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Resource Guide
Auction Central
By Larry Edsall
Back to Community

Honestly, RM Auction in an Online Only Event
By Larry Edsall

RM Online Auction If nothing else, this is going to be a very interesting experiment. Come this Sunday (at noon Eastern time), RM Classic Cars, the highly respected collector car auction house and classic vehicle restoration team from Blenheim, Ontario, is going to stage an online-only auction.

Usually, RM stages its auctions in rather glamorous locations, often in conjunction with a major concours d'elegance. The atmosphere is as much party as it is purchase as well-dressed bidders and their friends - and those who wish they could afford to bid - gather around gleaming vehicles, which are described in rich detail in a thick and glossy catalog.

But this RM auction is going to be different. The gathering will take place via the Internet. The vehicles will be viewed online. The catalog isn't slick and heavy, but it is amazing in what it has to say about the vehicles, and I wonder if this new form of classic car auction catalog might set a new standard for the business.

RM Online Auction The catalog is available on RM's website (, and I find it fascinating in its honesty.

If you call up the catalog, it has thumbnail photos of each of the cars. Click on a vehicle and you go to its page, which includes four photos and information about the vehicle, and that information is very different from what you find in the typical auction catalog.

Consider Lot 80, a 1958 Mercury Meteor Rideau, a version of the Mercury Monterey that was sold exclusively in Canada. The car's online catalog page displays the VIN, says it has a 332 cid engine, automatic transmission, that the odometer shows 76,134 miles, and estimates that it should sell in the $14,000 to $18,000 range in U.S. dollars.

It also says the car passed its mechanical safety inspection two years ago, was just recently refinished, including a new exhaust, and that it looks, sounds and runs "great,"

Haven't we all heard that one before?

But for this online auction, RM backs up that statement with what it calls a "condition report." Since bidders can't inspect these cars, RM had its own staff - a staff that does Pebble Beach-winning restoration work - do that inspection for you, with each vehicle's various components rated poor, fair, good or excellent, often with an added note of explanation.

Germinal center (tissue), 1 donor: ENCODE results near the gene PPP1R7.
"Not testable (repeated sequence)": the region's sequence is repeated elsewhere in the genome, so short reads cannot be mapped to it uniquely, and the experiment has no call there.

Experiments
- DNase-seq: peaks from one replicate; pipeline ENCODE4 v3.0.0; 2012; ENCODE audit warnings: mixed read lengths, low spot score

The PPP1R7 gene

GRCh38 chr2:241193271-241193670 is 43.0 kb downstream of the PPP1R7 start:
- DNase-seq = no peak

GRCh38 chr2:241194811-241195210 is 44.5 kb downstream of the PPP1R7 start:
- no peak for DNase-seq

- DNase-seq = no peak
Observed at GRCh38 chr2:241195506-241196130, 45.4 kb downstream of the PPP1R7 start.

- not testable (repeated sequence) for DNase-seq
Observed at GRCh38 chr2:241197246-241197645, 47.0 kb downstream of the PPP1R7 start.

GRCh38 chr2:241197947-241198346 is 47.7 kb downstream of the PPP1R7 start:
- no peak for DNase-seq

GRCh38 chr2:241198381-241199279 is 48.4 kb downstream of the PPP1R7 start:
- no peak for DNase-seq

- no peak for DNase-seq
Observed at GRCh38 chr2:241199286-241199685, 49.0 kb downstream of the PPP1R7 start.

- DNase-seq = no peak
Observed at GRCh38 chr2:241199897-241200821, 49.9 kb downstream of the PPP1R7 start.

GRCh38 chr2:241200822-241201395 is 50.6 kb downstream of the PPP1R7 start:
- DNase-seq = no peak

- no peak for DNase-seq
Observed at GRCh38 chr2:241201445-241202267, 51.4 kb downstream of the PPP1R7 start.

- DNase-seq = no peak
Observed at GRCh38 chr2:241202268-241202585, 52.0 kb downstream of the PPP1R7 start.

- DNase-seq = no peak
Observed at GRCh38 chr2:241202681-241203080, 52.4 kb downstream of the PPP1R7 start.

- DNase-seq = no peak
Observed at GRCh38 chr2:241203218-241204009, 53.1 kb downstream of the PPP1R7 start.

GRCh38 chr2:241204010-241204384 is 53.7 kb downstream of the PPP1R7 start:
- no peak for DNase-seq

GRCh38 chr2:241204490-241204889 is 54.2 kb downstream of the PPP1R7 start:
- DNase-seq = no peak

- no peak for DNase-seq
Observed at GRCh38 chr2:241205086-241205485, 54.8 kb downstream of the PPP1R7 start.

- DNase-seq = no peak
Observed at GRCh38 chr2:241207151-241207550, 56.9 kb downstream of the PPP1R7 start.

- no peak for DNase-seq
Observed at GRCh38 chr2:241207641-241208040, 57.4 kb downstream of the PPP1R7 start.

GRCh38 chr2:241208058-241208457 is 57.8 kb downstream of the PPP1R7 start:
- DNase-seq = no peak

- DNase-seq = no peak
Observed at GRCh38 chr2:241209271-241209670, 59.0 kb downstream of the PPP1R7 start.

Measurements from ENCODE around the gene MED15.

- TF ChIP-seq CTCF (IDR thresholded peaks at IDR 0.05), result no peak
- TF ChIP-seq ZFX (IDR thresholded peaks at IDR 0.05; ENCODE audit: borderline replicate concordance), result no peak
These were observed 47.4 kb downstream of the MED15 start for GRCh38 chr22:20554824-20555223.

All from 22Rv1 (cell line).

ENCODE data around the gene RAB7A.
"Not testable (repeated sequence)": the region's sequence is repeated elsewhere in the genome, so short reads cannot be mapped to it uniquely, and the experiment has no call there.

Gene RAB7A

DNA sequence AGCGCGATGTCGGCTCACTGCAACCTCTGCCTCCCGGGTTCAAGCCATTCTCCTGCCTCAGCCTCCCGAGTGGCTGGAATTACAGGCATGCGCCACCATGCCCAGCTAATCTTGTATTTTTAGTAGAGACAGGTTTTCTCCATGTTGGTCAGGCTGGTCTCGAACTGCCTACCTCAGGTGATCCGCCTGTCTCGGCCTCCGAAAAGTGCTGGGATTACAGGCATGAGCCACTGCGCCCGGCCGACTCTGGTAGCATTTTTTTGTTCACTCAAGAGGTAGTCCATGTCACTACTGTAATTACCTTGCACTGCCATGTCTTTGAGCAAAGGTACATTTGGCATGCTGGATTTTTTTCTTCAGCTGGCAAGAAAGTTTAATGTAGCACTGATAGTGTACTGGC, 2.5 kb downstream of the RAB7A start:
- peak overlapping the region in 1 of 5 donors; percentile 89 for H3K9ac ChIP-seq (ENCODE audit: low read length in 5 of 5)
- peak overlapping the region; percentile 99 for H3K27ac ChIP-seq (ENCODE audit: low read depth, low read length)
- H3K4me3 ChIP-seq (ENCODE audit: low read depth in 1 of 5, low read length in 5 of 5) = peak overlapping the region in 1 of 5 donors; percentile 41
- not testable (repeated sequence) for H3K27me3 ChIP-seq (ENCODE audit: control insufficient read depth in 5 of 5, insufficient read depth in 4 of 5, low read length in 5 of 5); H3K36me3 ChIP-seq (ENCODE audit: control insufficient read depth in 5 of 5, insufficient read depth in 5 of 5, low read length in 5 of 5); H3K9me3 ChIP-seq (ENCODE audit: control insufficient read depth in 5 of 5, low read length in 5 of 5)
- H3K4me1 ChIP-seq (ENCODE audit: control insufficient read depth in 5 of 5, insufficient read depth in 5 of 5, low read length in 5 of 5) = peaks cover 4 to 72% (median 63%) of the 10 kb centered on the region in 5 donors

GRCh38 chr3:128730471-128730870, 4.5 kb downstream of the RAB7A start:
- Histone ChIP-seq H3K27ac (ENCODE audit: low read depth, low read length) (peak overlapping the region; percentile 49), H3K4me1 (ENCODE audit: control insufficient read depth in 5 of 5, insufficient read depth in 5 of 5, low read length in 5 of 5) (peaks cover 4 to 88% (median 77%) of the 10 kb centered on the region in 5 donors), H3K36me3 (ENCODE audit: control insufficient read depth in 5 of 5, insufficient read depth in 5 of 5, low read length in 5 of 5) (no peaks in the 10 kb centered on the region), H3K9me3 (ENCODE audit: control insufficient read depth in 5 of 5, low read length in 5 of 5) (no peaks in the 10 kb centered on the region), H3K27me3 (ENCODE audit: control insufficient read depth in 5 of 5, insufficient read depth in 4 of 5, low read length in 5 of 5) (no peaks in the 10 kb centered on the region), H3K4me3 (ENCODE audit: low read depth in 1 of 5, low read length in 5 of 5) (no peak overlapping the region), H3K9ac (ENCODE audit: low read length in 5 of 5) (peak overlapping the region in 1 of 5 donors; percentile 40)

RM Online Auction Thus we're not only told that the Meteor's grille is in excellent condition, but that it has been rechromed; that the paint is "good," and was recently redone but nonetheless has "very slight surface texture;" that the headliner and sun visors appear to be new; that the front carpets are worn but the rears are "very nice;" and that the passenger-seat backrest cloth is beginning to shred and the vinyl is torn on the driver's-side backrest.

As if such descriptions aren't fair enough, you can click on the "More Images" button and scroll through 51 photographs that show the car from all angles – including underneath – and that show both the "excellent" rated dash and steering wheel and that rip in the driver's-seat backrest.

And that's not all: Should you actually bid on this vehicle and emerge as its new owner, there's a button you can click to find out what it will cost to have the vehicle shipped to your driveway.

Whether such online-only classic car auctions continue, let's hope this new type of condition report gains traction when it comes to collector car ownership transactions.

Back in the non-virtual world

While RM goes virtual this coming weekend (and again a week from now at Monterey), last weekend it staged its annual and traditional real-world collector car auction in conjunction with the Meadow Brook concours d'elegance outside Detroit.

Though the theme for the weekend was the "Best of Detroit," the car that sold for the most money wasn't from Detroit, but instead was built in Indiana – a 1935 Auburn 851SC boattail speedster, the ninth such car built, and in this case built for display at the Chicago auto show. The car sold for $462,000.

A 1933 Chrysler CL Imperial sport phaeton, one of only 36 built, did uphold Detroit's pride, selling for $319,000.

Other top sales included $253,00 for a 1936 Packard Twelve convertible, $225,000 for a 1931 Chrysler Imperial dual cowl phaeton, and $220,000 for a 1950 Mercer Model 22-70 Raceabout.

Overall, nearly 80 percent of the more than 100 lots sold for a total of $5.44 million.


Click here for more articles by Larry Edsall.

Click here for the RM Online Auction

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